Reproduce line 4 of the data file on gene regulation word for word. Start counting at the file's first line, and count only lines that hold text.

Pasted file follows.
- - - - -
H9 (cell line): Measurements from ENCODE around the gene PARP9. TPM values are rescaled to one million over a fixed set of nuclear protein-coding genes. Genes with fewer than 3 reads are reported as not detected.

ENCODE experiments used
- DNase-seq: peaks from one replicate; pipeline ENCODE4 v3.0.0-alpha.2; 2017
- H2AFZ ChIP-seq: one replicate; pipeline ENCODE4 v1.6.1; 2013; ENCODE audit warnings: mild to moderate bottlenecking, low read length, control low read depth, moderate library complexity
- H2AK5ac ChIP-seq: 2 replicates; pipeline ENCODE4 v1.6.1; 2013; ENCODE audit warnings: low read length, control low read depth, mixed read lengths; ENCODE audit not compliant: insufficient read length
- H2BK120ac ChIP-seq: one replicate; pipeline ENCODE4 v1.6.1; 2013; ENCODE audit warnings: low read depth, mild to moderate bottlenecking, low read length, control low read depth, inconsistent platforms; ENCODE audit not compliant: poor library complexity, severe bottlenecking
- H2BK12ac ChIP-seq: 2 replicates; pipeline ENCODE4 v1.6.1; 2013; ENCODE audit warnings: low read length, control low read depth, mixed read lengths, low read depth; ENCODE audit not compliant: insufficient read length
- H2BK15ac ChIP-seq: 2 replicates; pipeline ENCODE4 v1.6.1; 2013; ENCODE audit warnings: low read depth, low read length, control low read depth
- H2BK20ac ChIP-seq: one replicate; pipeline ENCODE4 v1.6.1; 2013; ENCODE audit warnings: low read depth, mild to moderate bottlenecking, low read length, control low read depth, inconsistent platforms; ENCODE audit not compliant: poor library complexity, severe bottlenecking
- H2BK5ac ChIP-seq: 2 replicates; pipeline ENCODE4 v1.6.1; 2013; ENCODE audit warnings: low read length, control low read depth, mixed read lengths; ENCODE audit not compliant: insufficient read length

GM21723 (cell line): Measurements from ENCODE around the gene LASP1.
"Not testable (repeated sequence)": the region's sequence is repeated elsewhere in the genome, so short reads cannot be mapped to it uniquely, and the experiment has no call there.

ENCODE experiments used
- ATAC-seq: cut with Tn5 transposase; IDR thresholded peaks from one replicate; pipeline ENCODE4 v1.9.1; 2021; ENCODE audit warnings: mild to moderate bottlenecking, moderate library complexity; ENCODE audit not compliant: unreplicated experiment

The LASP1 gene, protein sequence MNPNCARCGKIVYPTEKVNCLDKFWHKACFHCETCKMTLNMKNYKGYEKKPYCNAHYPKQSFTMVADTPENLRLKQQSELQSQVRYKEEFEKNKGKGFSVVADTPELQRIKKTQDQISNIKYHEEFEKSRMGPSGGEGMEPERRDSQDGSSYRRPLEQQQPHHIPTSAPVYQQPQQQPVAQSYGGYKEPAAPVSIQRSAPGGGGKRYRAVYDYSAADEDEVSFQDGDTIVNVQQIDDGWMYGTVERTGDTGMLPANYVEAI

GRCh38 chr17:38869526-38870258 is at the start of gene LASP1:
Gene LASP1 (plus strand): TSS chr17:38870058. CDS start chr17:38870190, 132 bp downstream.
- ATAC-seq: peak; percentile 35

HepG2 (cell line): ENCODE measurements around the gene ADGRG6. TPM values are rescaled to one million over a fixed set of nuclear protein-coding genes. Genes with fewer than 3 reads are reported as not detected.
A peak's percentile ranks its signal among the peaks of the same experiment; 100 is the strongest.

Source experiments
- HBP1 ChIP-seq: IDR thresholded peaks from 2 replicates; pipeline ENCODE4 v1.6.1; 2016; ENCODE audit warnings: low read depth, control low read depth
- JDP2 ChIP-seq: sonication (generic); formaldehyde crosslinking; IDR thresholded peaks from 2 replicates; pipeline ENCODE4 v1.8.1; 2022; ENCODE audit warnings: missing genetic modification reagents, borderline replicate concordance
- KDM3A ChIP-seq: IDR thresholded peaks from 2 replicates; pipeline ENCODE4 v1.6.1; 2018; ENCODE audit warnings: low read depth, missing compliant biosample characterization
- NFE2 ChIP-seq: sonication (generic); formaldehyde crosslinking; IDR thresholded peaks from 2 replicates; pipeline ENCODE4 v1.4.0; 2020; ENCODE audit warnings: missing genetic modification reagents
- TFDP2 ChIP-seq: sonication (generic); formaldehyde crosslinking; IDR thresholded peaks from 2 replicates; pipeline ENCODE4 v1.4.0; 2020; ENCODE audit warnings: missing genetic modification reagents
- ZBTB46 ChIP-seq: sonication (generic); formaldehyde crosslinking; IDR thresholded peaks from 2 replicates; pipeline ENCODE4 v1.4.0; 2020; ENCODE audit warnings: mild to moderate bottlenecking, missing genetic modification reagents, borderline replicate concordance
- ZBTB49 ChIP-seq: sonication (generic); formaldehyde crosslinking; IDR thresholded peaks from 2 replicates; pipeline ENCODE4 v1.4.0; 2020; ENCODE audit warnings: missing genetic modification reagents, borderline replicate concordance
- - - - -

- H2AFZ ChIP-seq: one replicate; pipeline ENCODE4 v1.6.1; 2013; ENCODE audit warnings: mild to moderate bottlenecking, low read length, control low read depth, moderate library complexity